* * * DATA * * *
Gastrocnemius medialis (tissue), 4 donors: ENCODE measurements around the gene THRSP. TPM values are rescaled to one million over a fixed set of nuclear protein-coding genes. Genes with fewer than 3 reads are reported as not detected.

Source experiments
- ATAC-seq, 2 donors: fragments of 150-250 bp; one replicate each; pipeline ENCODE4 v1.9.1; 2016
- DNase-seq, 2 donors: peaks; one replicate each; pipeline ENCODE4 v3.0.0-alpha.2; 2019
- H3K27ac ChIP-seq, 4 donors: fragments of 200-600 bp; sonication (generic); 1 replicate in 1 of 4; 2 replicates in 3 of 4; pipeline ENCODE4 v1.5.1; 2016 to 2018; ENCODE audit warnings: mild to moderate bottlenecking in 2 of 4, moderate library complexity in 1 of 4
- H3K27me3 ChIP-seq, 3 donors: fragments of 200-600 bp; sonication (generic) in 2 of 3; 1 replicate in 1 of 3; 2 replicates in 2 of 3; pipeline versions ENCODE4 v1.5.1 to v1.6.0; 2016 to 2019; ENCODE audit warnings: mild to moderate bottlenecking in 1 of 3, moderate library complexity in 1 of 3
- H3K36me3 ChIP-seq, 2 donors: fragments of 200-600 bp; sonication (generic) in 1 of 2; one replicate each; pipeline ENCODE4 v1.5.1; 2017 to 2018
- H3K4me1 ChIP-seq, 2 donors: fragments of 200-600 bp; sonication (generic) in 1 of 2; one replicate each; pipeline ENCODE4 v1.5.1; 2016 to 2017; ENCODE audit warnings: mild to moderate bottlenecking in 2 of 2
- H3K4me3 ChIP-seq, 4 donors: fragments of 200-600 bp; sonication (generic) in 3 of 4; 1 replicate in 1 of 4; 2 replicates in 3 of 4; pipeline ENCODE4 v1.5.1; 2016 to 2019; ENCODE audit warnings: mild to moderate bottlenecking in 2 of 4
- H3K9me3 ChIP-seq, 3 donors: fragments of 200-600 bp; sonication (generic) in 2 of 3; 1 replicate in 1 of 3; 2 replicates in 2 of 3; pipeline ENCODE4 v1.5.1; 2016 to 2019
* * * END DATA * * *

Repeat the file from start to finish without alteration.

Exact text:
Gastrocnemius medialis (tissue), 4 donors: ENCODE measurements around the gene THRSP. TPM values are rescaled to one million over a fixed set of nuclear protein-coding genes. Genes with fewer than 3 reads are reported as not detected.

Source experiments
- ATAC-seq, 2 donors: fragments of 150-250 bp; one replicate each; pipeline ENCODE4 v1.9.1; 2016
- DNase-seq, 2 donors: peaks; one replicate each; pipeline ENCODE4 v3.0.0-alpha.2; 2019
- H3K27ac ChIP-seq, 4 donors: fragments of 200-600 bp; sonication (generic); 1 replicate in 1 of 4; 2 replicates in 3 of 4; pipeline ENCODE4 v1.5.1; 2016 to 2018; ENCODE audit warnings: mild to moderate bottlenecking in 2 of 4, moderate library complexity in 1 of 4
- H3K27me3 ChIP-seq, 3 donors: fragments of 200-600 bp; sonication (generic) in 2 of 3; 1 replicate in 1 of 3; 2 replicates in 2 of 3; pipeline versions ENCODE4 v1.5.1 to v1.6.0; 2016 to 2019; ENCODE audit warnings: mild to moderate bottlenecking in 1 of 3, moderate library complexity in 1 of 3
- H3K36me3 ChIP-seq, 2 donors: fragments of 200-600 bp; sonication (generic) in 1 of 2; one replicate each; pipeline ENCODE4 v1.5.1; 2017 to 2018
- H3K4me1 ChIP-seq, 2 donors: fragments of 200-600 bp; sonication (generic) in 1 of 2; one replicate each; pipeline ENCODE4 v1.5.1; 2016 to 2017; ENCODE audit warnings: mild to moderate bottlenecking in 2 of 2
- H3K4me3 ChIP-seq, 4 donors: fragments of 200-600 bp; sonication (generic) in 3 of 4; 1 replicate in 1 of 4; 2 replicates in 3 of 4; pipeline ENCODE4 v1.5.1; 2016 to 2019; ENCODE audit warnings: mild to moderate bottlenecking in 2 of 4
- H3K9me3 ChIP-seq, 3 donors: fragments of 200-600 bp; sonication (generic) in 2 of 3; 1 replicate in 1 of 3; 2 replicates in 2 of 3; pipeline ENCODE4 v1.5.1; 2016 to 2019